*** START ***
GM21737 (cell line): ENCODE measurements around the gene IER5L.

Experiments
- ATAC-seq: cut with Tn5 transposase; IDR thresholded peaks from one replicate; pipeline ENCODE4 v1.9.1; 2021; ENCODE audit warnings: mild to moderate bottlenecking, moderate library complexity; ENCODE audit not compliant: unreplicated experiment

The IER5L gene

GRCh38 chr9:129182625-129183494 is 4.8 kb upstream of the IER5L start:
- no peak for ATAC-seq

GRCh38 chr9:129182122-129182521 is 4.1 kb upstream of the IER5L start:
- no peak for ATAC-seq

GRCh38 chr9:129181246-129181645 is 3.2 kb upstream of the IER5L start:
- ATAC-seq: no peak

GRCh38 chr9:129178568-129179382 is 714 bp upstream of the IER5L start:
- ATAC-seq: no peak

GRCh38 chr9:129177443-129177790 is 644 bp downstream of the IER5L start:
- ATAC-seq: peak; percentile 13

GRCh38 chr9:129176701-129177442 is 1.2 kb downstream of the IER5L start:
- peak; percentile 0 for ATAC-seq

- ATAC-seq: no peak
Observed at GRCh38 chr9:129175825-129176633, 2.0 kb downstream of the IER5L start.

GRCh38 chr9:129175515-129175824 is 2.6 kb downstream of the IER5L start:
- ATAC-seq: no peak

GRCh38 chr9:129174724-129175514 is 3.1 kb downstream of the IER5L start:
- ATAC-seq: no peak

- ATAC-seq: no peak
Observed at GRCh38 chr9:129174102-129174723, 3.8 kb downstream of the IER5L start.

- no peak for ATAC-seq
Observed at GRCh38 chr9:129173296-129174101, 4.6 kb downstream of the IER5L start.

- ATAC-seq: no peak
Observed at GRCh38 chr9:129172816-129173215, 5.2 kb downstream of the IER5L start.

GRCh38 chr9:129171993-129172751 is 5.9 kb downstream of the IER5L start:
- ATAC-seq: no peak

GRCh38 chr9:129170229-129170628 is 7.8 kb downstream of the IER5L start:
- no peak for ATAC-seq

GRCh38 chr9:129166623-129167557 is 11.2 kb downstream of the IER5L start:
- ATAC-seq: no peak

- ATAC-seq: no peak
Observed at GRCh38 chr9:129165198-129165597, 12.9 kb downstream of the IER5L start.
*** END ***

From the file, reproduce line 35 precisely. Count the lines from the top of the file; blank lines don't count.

- ATAC-seq: no peak